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RHC response 10
 

11.

Davies: Discussion Paper 06:
Use of the UK’s existing airport capacity

The call for evidence is in Discussion Paper 06: Utilisation of the UK’s Existing Airport Capacity.

Due 25th July 2014

Summary of RHC response

1. Our analysis indicates that by 2050, passenger demand in the regions will have shifted from the post-recession 3:2 split in favour of the South East to an even 1:1 split between the South East and the other regions.

2. Increased runway capacity in the South East would be contrary to shifting the balance of the UK’s economic growth to the regions.

3. We have already submitted evidence that increasing the proportion of Heathrow transfer passengers reduces the number of destinations served. Reducing this proportion could make it possible for 35 million more passengers per year to fly to and from London.

4. Meanwhile, the proportion of domestic transfers at Heathrow has decreased as regional airports offer direct long-haul services.

5. The value of international transfers to the UK economy is overstated.

6. We refer to reports by the RSPB and WWF that point out that even with just one additional runway in the South East, it may not be possible to meet UK carbon emissions targets.

 
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RHC response 11
 

12.

Davies: Discussion Paper 07:
Delivery of new runway capacity

The call for evidence is in Discussion Paper 07: Delivery of new runway capacity.

Due 15th August 2014

Summary of RHC response

We believe that two specific aspects of the National Planning Policy Framework issued by the Department of Communities and Local Government (March 2012) should be prioritised by the Commission:

a. “Encouragement should be given to solutions which support reduction in greenhouse emissions and reduce congestion” (para. 30),
b. “Planning policies and decisions should aim to:
i. Avoid noise from giving rise to significant adverse impacts on health and quality of life...”

Since many past promises made by the aviation industry and politicians on the subject of Heathrow have been broken, we urge legally binding permissions and enforcement of environmental and other conditions with proportionate penalties.

The Government should formulate plans to meet statutory obligations - for example, on compliance with EU air pollution and WHO noise targets - that currently it is failing to meet. It must do this before any decision is made on airport expansion.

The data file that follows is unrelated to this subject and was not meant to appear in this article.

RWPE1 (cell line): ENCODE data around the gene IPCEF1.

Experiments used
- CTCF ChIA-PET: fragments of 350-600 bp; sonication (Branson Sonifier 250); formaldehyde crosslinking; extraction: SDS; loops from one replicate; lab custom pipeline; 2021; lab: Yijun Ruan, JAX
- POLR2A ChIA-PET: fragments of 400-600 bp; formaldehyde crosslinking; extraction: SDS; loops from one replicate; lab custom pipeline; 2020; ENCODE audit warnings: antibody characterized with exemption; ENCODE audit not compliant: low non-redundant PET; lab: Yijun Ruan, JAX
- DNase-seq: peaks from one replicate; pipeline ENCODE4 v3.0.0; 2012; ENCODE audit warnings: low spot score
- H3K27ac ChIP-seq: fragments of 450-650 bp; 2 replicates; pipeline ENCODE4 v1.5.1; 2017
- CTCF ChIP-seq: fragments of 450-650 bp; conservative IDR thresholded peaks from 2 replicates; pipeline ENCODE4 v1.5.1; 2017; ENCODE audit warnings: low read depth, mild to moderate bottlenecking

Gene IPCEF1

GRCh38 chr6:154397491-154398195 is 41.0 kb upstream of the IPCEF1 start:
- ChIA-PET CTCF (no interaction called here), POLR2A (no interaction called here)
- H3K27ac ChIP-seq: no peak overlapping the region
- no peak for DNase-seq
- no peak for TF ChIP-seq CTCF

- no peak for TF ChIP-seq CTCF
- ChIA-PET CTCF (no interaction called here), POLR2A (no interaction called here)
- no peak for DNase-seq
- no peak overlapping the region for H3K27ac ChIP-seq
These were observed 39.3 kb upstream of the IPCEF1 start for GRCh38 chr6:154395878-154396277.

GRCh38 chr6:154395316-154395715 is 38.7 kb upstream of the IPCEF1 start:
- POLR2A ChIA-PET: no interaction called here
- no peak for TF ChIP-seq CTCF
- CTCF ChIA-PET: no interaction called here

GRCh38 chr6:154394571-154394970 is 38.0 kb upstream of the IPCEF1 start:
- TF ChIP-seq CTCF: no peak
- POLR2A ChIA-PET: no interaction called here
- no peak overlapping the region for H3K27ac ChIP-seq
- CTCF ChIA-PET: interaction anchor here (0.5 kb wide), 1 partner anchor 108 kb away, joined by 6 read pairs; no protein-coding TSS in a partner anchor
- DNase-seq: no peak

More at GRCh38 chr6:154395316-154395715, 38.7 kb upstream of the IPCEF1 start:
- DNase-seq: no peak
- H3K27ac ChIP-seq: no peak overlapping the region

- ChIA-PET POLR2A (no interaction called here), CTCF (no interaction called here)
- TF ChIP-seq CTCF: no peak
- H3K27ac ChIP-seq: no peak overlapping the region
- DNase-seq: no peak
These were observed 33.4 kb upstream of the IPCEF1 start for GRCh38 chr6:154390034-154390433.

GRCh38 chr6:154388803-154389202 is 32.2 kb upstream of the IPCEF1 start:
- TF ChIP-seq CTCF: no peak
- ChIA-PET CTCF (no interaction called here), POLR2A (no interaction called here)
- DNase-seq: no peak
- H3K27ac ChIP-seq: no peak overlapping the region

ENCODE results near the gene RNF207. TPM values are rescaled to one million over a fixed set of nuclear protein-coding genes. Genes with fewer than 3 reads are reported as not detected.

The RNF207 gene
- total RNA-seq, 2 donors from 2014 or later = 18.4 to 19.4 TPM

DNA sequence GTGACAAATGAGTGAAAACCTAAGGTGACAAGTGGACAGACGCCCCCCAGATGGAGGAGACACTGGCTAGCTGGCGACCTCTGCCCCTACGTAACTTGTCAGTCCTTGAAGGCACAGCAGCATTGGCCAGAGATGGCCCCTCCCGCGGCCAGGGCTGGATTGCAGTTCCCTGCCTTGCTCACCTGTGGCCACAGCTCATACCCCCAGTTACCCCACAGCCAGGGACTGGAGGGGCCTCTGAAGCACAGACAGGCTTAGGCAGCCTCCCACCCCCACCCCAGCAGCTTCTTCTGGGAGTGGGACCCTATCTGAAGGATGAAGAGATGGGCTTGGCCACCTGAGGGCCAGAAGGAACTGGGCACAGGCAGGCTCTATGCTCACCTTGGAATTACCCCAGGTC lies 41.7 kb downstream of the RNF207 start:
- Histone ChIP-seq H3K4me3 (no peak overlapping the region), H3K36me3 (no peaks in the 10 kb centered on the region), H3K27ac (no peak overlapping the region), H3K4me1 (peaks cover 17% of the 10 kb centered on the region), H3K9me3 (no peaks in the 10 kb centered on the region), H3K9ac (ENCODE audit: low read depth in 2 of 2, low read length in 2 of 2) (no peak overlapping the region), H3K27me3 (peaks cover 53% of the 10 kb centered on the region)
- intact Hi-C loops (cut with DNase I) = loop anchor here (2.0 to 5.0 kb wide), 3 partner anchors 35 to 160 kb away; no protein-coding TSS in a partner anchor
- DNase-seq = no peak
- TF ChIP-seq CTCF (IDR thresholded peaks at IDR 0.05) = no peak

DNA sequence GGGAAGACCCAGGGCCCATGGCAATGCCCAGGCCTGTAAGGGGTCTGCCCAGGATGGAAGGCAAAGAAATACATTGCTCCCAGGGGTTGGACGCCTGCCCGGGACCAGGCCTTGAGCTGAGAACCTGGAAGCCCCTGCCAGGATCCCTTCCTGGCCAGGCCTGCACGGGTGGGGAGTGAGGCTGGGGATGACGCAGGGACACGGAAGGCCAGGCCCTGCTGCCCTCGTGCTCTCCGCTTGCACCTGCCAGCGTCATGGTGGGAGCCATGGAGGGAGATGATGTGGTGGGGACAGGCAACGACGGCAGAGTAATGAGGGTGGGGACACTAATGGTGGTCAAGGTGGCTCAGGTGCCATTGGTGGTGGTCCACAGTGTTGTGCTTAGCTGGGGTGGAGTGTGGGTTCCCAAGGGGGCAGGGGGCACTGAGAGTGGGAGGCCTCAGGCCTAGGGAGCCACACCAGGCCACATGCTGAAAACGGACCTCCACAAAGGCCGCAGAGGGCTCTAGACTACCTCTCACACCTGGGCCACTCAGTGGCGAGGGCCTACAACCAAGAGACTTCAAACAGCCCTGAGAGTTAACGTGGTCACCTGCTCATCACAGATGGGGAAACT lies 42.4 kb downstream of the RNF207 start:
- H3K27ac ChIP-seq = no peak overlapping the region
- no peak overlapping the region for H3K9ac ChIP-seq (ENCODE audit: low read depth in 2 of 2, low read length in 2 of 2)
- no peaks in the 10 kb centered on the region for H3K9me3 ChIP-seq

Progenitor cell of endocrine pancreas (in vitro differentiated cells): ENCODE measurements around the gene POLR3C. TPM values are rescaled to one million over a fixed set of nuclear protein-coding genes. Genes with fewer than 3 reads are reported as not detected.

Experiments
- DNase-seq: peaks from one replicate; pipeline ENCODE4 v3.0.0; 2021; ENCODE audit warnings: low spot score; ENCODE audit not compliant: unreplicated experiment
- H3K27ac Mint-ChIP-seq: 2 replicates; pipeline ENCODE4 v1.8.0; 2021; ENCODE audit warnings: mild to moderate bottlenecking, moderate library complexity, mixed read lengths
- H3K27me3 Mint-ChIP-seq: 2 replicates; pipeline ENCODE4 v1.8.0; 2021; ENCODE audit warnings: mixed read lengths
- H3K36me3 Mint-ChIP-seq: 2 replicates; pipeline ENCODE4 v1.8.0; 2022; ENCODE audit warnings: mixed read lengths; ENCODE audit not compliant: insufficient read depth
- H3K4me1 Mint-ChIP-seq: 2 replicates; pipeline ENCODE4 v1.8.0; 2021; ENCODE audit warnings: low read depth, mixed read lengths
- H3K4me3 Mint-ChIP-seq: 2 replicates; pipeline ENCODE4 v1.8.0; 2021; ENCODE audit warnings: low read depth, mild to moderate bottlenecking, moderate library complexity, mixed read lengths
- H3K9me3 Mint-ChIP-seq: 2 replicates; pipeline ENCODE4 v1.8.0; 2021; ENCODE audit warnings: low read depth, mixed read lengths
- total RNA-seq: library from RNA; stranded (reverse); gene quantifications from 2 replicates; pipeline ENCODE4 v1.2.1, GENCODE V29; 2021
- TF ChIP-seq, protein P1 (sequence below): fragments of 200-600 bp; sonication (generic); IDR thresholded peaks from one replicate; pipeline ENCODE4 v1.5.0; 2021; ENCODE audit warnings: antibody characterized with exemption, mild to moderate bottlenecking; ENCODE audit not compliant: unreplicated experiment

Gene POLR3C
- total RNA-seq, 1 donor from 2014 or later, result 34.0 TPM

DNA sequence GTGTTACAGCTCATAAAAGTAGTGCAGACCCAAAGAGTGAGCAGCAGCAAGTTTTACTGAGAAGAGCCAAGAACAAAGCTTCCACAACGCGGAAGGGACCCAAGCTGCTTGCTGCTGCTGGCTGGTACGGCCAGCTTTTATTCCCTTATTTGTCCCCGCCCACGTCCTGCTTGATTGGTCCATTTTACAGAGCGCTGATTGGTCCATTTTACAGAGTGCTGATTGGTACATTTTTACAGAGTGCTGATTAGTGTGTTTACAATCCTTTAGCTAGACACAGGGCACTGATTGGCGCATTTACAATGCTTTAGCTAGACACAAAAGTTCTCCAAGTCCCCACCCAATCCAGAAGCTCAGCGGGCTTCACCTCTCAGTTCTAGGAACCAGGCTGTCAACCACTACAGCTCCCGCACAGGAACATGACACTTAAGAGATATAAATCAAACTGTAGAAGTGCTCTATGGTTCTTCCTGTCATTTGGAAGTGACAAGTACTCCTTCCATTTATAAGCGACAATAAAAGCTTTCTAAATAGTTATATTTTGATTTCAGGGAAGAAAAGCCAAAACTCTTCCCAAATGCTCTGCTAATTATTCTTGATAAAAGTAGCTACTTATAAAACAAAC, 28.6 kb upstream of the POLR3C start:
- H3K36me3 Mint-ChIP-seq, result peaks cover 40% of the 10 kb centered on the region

Improvements to other unacceptable outcomes need to be implemented by the state, and before a decision on expansion is taken – for example surface access congestion.

If any decision on a third runway at Heathrow fails to rule out a fourth runway in the strongest legal terms then it is essential the full consequences of a fourth runway be included as part of the third runway proposal and appraisal.

Those communities newly affected by noise should have the right to redress through civil action and/or through their council’s environmental provision and not have the rights on this matter waived as they have been by successive aviation Acts since 1922 when aviation was on a wholly different scale to the present.

The detailed parameters where legally binding commitments from airports and airlines are needed should be identified and formal commitments should be part of any recommendation by the Airports Commission.

Kew Gardens is a World Heritage Site and the Government has signed up to various concordats regarding such sites: we expect these to be complied with.

We do not believe the consequences for other airports in the South East and the regions and non-aviation sectors of the economy have been examined sufficiently for the Commission to conclude that the climate change statutory requirement will be met without undue harm. We believe this examination needs to be completed before any recommendation is made by the Commission.

We cannot see how the Treasury can justify additional multi-billion pound public funding of aviation, especially for new runways where 85% of the capacity on such routes will be used by UK resident leisure travellers who are likely to be the better off and who generate a sizable balance of payments deficit when travelling overseas.

 
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RHC response 12